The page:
The Economics of Being Kinder and Gentler in Health Care

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from The New York Times,

In his speech accepting his party’s nomination as presidential candidate on Aug. 18, 1988, George H.W. Bush proclaimed that he wanted a “kinder and gentler nation” – kinder and gentler, I suppose, than he thought it was in 1988.

In the late 1980s, about 35 million respondents to large nationwide surveys declared that they lacked health insurance of any kind. The comparable number now is close to 50 million.

Then, as now, the endless “national conversation” went on and on, pondering ways to achieve truly universal health insurance coverage, a feat most other developed nations accomplished long ago.

… if the desire to take care of one’s poorer or sicker fellow citizens were the same in the United States as elsewhere, a Martian might observe that fewer kind acts are bestowed on the (uninsured) poor in the United States because of the much higher price of American health care.

Now, it may be argued that opposition to the Affordable Care Act is not primarily driven by reluctance to share the blessings of our pricey health care system with low-income Americans who cannot afford it, but rather by misgivings over particular features of the law — for example, community rating and the mandate on individuals to be insured.

I am not persuaded by that thesis, because — as has been pointed out time and again in news coverage — the law largely embodies ideas and features that were quite popular during the 1990s among today’s most vocal critics of the law, including Mitt Romney, President Obama’s opponent in the 2012 presidential elections.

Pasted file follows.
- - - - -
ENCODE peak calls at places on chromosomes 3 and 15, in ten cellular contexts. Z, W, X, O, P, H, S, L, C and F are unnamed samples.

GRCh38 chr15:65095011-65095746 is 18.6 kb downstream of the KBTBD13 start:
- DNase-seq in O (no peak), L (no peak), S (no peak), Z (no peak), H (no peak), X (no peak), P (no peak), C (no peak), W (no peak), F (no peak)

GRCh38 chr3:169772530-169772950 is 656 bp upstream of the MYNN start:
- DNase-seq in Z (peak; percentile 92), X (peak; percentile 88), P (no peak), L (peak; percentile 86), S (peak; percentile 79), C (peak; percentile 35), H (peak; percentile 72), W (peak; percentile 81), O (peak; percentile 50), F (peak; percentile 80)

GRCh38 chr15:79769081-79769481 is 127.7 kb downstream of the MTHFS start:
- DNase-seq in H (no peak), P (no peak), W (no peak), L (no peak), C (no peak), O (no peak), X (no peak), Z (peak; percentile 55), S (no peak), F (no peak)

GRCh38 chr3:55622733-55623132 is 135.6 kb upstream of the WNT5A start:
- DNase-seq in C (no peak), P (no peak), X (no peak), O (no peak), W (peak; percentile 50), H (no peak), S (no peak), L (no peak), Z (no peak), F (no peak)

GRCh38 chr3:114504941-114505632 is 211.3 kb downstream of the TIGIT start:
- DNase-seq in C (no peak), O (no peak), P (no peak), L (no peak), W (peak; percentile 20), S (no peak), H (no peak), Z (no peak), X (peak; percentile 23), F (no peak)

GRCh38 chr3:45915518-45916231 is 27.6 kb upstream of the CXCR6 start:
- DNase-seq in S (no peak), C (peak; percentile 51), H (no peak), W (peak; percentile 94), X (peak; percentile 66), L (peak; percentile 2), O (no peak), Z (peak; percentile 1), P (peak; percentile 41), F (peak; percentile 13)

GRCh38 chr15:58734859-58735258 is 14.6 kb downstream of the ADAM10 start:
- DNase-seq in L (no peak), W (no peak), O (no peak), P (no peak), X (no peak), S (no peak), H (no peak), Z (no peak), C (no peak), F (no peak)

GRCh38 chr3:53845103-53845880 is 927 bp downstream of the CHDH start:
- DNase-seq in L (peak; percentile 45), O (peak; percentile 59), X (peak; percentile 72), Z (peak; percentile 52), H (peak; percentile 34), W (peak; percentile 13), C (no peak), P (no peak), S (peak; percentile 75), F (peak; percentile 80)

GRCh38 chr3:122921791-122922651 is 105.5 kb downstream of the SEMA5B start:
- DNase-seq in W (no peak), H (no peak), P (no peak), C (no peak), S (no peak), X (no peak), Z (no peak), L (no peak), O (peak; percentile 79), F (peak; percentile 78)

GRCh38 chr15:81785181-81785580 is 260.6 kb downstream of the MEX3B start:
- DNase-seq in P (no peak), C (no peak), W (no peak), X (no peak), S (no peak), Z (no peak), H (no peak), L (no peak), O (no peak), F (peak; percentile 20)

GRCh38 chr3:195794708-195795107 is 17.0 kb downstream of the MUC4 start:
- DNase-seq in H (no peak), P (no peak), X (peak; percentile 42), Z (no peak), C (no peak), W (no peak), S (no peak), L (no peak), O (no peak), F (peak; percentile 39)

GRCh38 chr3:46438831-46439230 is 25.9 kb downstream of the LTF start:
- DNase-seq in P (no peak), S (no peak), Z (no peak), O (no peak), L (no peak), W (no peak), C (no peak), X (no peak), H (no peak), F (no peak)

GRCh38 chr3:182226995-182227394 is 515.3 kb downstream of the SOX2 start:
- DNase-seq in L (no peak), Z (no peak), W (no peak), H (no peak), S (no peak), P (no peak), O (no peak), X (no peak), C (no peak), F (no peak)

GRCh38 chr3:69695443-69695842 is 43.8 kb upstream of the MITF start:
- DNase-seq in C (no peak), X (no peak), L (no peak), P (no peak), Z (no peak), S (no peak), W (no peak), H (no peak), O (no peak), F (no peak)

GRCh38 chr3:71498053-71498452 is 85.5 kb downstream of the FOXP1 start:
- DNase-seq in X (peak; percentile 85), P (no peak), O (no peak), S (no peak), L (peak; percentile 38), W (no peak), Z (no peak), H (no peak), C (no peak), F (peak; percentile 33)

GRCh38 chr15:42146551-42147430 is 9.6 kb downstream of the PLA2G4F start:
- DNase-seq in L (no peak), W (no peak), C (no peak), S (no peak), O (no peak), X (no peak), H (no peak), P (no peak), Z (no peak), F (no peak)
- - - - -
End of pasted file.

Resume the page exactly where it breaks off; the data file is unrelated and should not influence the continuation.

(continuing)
My interpretation is that opposition to the Affordable Care Act largely reflects the age-old reluctance among many of the nation’s haves and the healthy to help purchase for America’s lower-income families and the chronically ill the super-expensive health care that the haves enjoy themselves. That attitude is all the more striking because of the generous federal indirect subsidies enjoyed by many of the haves, especially high-income Americans.

Some people on both the extreme left and right seem to believe that the current travails of implementing the Affordable Care Act and the possibility of a so-called “death spiral” in the market for individual health insurance may usher in single-payer health insurance in the United States – say, Medicare for all. (But on the likelihood of the death spiral, see this commentary from the Kaiser Family Foundation.)

I do not find that a likely prospect.

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